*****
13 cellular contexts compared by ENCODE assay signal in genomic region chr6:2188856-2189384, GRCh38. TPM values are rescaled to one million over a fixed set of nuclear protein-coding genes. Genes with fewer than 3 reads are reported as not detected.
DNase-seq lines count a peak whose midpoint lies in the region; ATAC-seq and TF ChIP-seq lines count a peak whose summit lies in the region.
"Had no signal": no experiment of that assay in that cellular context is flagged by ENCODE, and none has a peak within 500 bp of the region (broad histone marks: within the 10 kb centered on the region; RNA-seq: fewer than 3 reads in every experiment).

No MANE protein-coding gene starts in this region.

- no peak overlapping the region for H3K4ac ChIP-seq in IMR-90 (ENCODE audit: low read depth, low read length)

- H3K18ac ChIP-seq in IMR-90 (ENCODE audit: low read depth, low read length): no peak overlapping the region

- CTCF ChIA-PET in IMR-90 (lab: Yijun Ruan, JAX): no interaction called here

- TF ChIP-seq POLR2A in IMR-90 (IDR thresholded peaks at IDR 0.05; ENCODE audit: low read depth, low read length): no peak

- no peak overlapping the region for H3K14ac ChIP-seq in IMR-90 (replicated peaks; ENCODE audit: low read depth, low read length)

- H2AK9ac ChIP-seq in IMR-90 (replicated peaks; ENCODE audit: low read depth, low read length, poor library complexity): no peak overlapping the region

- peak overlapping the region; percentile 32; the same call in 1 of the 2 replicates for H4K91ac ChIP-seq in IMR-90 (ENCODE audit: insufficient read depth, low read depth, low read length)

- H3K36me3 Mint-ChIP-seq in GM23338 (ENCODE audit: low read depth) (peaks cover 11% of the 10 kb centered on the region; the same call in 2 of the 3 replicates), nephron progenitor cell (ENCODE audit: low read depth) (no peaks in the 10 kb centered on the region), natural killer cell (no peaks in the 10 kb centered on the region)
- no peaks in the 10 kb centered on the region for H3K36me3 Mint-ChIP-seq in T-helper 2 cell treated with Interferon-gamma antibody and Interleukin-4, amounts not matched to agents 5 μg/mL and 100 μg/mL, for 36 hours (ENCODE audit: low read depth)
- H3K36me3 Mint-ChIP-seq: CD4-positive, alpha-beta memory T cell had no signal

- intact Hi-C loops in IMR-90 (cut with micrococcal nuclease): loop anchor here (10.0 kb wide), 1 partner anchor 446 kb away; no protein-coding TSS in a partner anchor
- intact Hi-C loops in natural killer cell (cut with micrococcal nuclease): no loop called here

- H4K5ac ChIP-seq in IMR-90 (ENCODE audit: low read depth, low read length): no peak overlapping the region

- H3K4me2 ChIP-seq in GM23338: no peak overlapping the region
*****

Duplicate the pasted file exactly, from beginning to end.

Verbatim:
13 cellular contexts compared by ENCODE assay signal in genomic region chr6:2188856-2189384, GRCh38. TPM values are rescaled to one million over a fixed set of nuclear protein-coding genes. Genes with fewer than 3 reads are reported as not detected.
DNase-seq lines count a peak whose midpoint lies in the region; ATAC-seq and TF ChIP-seq lines count a peak whose summit lies in the region.
"Had no signal": no experiment of that assay in that cellular context is flagged by ENCODE, and none has a peak within 500 bp of the region (broad histone marks: within the 10 kb centered on the region; RNA-seq: fewer than 3 reads in every experiment).

No MANE protein-coding gene starts in this region.

- no peak overlapping the region for H3K4ac ChIP-seq in IMR-90 (ENCODE audit: low read depth, low read length)

- H3K18ac ChIP-seq in IMR-90 (ENCODE audit: low read depth, low read length): no peak overlapping the region

- CTCF ChIA-PET in IMR-90 (lab: Yijun Ruan, JAX): no interaction called here

- TF ChIP-seq POLR2A in IMR-90 (IDR thresholded peaks at IDR 0.05; ENCODE audit: low read depth, low read length): no peak

- no peak overlapping the region for H3K14ac ChIP-seq in IMR-90 (replicated peaks; ENCODE audit: low read depth, low read length)

- H2AK9ac ChIP-seq in IMR-90 (replicated peaks; ENCODE audit: low read depth, low read length, poor library complexity): no peak overlapping the region

- peak overlapping the region; percentile 32; the same call in 1 of the 2 replicates for H4K91ac ChIP-seq in IMR-90 (ENCODE audit: insufficient read depth, low read depth, low read length)

- H3K36me3 Mint-ChIP-seq in GM23338 (ENCODE audit: low read depth) (peaks cover 11% of the 10 kb centered on the region; the same call in 2 of the 3 replicates), nephron progenitor cell (ENCODE audit: low read depth) (no peaks in the 10 kb centered on the region), natural killer cell (no peaks in the 10 kb centered on the region)
- no peaks in the 10 kb centered on the region for H3K36me3 Mint-ChIP-seq in T-helper 2 cell treated with Interferon-gamma antibody and Interleukin-4, amounts not matched to agents 5 μg/mL and 100 μg/mL, for 36 hours (ENCODE audit: low read depth)
- H3K36me3 Mint-ChIP-seq: CD4-positive, alpha-beta memory T cell had no signal

- intact Hi-C loops in IMR-90 (cut with micrococcal nuclease): loop anchor here (10.0 kb wide), 1 partner anchor 446 kb away; no protein-coding TSS in a partner anchor
- intact Hi-C loops in natural killer cell (cut with micrococcal nuclease): no loop called here

- H4K5ac ChIP-seq in IMR-90 (ENCODE audit: low read depth, low read length): no peak overlapping the region

- H3K4me2 ChIP-seq in GM23338: no peak overlapping the region